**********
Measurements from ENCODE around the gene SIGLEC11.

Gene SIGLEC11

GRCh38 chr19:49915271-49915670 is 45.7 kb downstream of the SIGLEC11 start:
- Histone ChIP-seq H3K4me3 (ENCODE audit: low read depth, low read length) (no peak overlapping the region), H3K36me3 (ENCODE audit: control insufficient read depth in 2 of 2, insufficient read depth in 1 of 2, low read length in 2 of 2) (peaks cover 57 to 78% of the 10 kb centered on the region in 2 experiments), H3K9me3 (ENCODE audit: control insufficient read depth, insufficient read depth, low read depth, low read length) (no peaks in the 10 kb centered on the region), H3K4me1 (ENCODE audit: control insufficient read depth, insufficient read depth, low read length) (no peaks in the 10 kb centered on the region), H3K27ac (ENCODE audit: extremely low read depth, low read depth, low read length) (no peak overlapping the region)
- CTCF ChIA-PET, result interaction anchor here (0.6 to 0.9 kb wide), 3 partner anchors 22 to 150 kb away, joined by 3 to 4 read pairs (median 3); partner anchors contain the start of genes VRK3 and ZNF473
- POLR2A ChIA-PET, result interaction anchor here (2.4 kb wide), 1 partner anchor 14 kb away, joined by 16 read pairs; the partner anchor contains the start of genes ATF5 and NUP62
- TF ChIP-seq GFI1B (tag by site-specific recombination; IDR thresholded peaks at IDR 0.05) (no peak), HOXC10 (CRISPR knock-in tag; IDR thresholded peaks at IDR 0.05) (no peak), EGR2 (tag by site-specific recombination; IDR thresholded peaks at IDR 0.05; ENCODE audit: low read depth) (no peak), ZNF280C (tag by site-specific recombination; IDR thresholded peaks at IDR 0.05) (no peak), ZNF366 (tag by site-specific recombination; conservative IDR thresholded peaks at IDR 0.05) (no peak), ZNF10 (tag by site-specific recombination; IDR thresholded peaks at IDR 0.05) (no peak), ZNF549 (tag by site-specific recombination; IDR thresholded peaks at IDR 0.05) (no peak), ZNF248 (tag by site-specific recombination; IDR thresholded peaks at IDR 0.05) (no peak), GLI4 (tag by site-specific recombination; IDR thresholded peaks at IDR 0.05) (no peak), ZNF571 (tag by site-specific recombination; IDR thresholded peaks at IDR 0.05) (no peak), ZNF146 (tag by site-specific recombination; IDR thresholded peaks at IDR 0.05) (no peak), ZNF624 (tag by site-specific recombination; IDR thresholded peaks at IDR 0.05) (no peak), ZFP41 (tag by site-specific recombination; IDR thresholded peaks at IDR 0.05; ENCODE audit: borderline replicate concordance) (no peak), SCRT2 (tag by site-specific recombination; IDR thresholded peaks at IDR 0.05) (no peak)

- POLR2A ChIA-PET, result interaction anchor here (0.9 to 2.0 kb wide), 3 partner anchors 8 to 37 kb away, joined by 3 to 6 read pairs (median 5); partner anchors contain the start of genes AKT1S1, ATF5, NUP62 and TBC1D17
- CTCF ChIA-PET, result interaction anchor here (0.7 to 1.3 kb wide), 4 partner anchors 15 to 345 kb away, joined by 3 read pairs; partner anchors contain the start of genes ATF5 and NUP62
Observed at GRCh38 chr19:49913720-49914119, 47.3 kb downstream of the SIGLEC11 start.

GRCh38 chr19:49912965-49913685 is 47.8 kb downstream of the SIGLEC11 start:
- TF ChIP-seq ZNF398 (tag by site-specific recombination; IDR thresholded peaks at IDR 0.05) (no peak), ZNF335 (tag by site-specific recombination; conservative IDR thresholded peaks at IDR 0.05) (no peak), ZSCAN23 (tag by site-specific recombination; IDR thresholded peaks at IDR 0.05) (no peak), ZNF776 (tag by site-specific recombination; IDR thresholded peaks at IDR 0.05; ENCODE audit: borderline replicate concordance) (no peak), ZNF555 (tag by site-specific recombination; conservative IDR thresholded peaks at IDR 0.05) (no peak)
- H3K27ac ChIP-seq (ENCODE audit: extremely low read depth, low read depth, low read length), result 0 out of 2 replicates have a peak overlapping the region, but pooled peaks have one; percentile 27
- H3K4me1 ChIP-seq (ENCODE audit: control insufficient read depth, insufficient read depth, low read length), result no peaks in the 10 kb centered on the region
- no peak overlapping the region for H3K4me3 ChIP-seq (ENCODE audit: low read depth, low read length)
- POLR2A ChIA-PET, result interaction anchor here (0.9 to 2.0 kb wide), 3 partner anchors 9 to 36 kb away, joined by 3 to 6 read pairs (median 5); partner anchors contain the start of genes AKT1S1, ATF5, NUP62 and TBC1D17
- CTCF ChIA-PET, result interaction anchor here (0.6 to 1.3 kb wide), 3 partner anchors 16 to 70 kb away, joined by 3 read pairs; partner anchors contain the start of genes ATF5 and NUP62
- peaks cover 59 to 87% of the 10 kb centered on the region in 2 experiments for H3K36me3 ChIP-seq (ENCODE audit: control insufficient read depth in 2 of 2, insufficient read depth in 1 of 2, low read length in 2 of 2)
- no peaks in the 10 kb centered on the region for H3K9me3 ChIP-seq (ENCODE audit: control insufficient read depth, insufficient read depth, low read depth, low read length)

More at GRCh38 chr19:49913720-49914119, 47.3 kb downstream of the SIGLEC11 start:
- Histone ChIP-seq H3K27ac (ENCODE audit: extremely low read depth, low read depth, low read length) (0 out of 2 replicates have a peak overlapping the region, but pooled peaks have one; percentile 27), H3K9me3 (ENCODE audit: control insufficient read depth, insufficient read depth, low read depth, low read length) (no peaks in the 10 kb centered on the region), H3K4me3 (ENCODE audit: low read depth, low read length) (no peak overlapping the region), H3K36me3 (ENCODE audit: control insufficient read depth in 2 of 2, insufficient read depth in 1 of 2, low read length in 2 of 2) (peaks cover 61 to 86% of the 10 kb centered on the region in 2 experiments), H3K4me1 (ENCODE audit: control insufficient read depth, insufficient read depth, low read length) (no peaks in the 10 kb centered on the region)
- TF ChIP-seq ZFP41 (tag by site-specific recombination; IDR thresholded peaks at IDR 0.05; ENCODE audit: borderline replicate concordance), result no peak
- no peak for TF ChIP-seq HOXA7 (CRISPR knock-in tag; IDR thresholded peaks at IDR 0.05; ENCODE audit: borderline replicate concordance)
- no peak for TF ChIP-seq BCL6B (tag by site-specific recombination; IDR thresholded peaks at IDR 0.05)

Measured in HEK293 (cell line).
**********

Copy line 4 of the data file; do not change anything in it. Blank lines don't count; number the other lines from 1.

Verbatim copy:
- Histone ChIP-seq H3K4me3 (ENCODE audit: low read depth, low read length) (no peak overlapping the region), H3K36me3 (ENCODE audit: control insufficient read depth in 2 of 2, insufficient read depth in 1 of 2, low read length in 2 of 2) (peaks cover 57 to 78% of the 10 kb centered on the region in 2 experiments), H3K9me3 (ENCODE audit: control insufficient read depth, insufficient read depth, low read depth, low read length) (no peaks in the 10 kb centered on the region), H3K4me1 (ENCODE audit: control insufficient read depth, insufficient read depth, low read length) (no peaks in the 10 kb centered on the region), H3K27ac (ENCODE audit: extremely low read depth, low read depth, low read length) (no peak overlapping the region)